An important legal ruling was issued on May 15th by the Colorado Supreme Court: it confirmed that the CARES Act 30-day “Notice to Vacate” requirement remains in effect for all “Covered Properties.” In the Supreme Court opinion, it said that the notice provision [ Section 4024 (c ) of the CARES ACT] did not include an expiration date and that the Court could not “ insert an expiration date where Congress omitted one.”
What does this mean? This means that owners and operators in Colorado will be required to continue the practice of giving residents in Covered Properties who fail to pay their rent a minimum of 30 days’ notice before seeking to evict.
More importantly, though, the Court noted that this is the FOURTH State in which this same conclusion has been reached, stating that “Courts in Washington, Oklahoma, and Connecticut (the only other jurisdictions that we are aware of to consider this issue) have come to the same conclusion.” Amid this mounting collection of adverse judicial rulings, then, it would be unwise to listen to anyone who tells you that the CARES Act 30 day NTV requirement somehow no longer applies. There is simply no judicial support for that conclusion, and there are now four different High Courts that say the opposite: unless your Property’s mortgage loan is NOT “Federally Backed”, then a 30-day Notice to Vacate is still mandatory.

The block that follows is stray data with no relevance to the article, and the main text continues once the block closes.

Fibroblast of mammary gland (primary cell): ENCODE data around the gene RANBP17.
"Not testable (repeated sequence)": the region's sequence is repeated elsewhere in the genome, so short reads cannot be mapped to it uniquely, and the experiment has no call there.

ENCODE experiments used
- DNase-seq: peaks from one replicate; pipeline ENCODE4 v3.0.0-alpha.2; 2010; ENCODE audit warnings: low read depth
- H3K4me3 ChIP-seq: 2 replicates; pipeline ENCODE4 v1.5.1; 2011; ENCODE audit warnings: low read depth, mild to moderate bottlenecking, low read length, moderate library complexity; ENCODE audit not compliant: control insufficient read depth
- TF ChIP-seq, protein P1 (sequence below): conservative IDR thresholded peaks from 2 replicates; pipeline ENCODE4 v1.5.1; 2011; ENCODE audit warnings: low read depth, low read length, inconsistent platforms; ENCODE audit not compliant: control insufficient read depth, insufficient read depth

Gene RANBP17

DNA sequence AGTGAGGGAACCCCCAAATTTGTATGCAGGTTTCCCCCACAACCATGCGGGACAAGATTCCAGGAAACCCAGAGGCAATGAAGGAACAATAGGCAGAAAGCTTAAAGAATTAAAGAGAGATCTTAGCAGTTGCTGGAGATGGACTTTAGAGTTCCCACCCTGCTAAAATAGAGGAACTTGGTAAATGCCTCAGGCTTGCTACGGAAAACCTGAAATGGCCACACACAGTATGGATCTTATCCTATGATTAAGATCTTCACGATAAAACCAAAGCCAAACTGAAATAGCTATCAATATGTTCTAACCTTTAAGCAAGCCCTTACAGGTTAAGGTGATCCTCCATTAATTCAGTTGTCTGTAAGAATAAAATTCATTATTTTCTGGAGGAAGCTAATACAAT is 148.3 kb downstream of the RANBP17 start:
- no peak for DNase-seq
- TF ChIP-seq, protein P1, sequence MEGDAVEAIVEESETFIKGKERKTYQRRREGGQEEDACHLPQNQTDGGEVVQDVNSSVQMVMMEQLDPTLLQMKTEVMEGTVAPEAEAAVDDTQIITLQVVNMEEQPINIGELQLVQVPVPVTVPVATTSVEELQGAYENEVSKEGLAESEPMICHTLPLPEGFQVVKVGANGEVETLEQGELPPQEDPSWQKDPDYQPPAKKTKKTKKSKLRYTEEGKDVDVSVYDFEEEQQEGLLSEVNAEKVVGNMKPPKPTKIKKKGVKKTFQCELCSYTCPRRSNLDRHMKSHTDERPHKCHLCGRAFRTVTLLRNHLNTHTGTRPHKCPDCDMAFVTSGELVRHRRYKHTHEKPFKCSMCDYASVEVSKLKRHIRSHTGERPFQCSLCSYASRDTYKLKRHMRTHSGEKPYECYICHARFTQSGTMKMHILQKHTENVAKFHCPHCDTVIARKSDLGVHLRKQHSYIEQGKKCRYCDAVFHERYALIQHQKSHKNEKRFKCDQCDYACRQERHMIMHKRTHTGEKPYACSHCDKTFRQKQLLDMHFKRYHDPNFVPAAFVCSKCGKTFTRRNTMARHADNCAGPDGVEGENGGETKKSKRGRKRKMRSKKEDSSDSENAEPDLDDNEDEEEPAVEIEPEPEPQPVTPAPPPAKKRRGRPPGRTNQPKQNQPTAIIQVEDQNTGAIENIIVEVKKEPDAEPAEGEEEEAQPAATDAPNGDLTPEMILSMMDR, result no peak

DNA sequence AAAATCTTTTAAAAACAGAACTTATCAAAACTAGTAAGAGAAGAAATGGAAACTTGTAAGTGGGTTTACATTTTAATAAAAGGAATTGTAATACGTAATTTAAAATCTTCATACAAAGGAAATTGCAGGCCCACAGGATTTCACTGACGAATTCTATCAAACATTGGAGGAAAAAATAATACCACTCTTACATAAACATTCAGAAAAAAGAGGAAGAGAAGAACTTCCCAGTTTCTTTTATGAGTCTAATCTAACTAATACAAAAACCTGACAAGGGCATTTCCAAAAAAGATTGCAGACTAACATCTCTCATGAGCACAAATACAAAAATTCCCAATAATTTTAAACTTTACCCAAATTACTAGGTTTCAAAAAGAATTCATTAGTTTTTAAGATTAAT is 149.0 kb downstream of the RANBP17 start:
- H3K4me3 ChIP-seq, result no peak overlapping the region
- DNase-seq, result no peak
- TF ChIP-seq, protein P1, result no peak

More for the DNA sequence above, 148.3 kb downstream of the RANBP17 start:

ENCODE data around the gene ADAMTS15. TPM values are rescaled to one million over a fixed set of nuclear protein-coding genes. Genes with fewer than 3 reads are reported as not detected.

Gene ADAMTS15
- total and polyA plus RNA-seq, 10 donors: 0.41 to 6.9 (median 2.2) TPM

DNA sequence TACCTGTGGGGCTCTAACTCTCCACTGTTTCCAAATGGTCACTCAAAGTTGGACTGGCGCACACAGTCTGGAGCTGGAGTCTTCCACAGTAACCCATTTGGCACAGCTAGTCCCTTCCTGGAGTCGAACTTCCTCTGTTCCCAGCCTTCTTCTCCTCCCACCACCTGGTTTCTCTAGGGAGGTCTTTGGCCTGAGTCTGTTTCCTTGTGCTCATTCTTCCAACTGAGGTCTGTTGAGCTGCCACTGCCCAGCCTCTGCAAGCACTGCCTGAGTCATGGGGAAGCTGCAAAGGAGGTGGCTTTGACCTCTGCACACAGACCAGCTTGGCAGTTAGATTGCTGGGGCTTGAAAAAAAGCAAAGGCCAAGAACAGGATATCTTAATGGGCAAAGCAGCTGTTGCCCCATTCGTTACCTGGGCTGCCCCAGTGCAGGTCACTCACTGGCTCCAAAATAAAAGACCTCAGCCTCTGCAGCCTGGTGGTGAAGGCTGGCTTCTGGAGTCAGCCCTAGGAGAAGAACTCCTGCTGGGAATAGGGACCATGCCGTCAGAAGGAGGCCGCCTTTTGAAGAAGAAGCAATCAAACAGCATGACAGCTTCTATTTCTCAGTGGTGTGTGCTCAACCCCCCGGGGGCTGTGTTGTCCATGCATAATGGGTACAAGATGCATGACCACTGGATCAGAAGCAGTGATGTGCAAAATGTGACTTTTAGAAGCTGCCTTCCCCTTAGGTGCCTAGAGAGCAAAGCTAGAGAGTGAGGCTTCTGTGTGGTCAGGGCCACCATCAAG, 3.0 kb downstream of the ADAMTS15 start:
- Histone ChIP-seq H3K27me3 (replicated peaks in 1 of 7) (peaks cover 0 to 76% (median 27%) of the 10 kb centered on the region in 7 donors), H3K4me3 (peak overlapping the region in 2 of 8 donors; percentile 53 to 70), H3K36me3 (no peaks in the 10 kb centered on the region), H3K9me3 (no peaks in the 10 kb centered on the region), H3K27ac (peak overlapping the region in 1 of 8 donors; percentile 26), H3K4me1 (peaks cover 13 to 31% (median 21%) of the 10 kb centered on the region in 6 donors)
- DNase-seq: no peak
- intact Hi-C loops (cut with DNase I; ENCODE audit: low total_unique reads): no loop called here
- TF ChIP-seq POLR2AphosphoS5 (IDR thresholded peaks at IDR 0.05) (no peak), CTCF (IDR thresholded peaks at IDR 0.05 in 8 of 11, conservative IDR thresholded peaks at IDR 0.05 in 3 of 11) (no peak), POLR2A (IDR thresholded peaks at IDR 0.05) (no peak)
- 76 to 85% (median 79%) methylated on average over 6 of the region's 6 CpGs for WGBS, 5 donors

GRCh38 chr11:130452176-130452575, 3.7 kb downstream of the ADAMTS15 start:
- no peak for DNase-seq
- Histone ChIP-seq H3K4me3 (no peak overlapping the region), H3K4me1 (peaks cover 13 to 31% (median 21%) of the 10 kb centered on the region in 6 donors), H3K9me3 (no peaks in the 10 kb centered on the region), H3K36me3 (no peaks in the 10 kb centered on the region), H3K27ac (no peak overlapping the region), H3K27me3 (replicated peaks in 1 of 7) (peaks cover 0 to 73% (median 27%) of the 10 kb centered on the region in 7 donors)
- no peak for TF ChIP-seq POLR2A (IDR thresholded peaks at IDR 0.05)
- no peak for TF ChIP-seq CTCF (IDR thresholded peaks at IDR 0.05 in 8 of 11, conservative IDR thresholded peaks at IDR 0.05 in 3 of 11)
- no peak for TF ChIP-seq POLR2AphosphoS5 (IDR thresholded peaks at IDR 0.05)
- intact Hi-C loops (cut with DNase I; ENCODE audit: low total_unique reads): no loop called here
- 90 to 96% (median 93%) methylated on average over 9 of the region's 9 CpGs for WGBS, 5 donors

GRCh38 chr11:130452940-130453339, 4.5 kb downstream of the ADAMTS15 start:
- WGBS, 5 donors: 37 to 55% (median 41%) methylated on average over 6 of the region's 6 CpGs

Note: In 2022, The National Apartment Association succeeded in getting certain members of Congress to try and correct the drafting error, and their Bill has been re-introduced and is still pending in the U.S. House of Representatives.
Subscribe to the Loebsack & Brownlee blog!
Get notified every time we publish a new blog post.